I’ve been in love, and I know we all want to believe that no matter what our lover did before, he or she would never do any of those things in our relationship. Alas, patterns of behavior do tend to persist, and personalities tend to be stable over time. In their study of infidelity, Treas and Giesen found that each additional sexual partner between the age of 18 and the time of a marriage increased the eventual likelihood of infidelity by 1 percent. (You can do the math yourself.)
Rather than glossing over your partner’s emotional history, do your best to see which, if any, of those behaviors are present in your own relationship and interactions, and then to point out those behaviors, not in a critical or angry way, but calmly and dispassionately. If you are lucky enough to have a partner who is both committed to your marriage and willing to change, working together can work.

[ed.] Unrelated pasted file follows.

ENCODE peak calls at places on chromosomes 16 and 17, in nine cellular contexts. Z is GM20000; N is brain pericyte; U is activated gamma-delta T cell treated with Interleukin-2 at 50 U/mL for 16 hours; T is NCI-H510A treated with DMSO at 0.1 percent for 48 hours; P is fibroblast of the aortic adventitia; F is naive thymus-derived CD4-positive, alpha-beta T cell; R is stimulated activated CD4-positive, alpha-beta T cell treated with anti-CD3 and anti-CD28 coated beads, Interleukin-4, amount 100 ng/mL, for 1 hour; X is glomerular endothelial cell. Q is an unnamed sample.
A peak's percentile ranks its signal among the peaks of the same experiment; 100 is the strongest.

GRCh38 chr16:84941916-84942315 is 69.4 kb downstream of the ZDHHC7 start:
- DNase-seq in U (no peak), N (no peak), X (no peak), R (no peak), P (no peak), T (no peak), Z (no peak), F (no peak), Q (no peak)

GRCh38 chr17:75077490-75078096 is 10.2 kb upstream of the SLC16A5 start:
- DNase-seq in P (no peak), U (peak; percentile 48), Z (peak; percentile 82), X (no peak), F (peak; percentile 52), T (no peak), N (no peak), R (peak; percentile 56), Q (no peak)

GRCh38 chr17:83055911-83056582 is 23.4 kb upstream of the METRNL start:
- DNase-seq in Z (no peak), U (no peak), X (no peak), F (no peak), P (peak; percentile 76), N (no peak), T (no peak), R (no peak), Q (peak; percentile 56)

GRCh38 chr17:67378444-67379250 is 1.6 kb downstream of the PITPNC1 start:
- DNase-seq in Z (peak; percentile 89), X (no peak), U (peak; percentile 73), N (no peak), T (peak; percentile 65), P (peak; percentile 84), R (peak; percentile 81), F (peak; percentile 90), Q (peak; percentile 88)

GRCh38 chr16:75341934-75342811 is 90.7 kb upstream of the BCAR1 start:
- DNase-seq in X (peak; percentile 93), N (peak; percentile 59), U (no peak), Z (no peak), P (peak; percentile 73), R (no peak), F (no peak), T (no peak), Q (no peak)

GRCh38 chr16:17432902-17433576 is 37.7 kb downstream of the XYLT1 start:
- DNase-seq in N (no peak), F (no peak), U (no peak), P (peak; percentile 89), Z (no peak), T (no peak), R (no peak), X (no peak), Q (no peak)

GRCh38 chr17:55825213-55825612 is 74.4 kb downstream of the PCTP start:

What’s important here is what a person believes about the nature of the self, as pointed out by Carol S. Dweck in her article, “Can Personality Be Changed?” Dweck cites both her own work and that of others to posit that an individual’s theory of self influences both behavior and the ability to rise to challenges. There are people who believe that their intelligence, emotional behaviors, and personalities are fixed. These people are unlikely candidates for discussion of change. But people with a malleable theory of self believe change is possible, even if only with exerted effort. Research shows that a malleable theory of self makes individuals open to learning, able to deal with failure, willing to confront challenges, and capable of working on difficulties in relationship.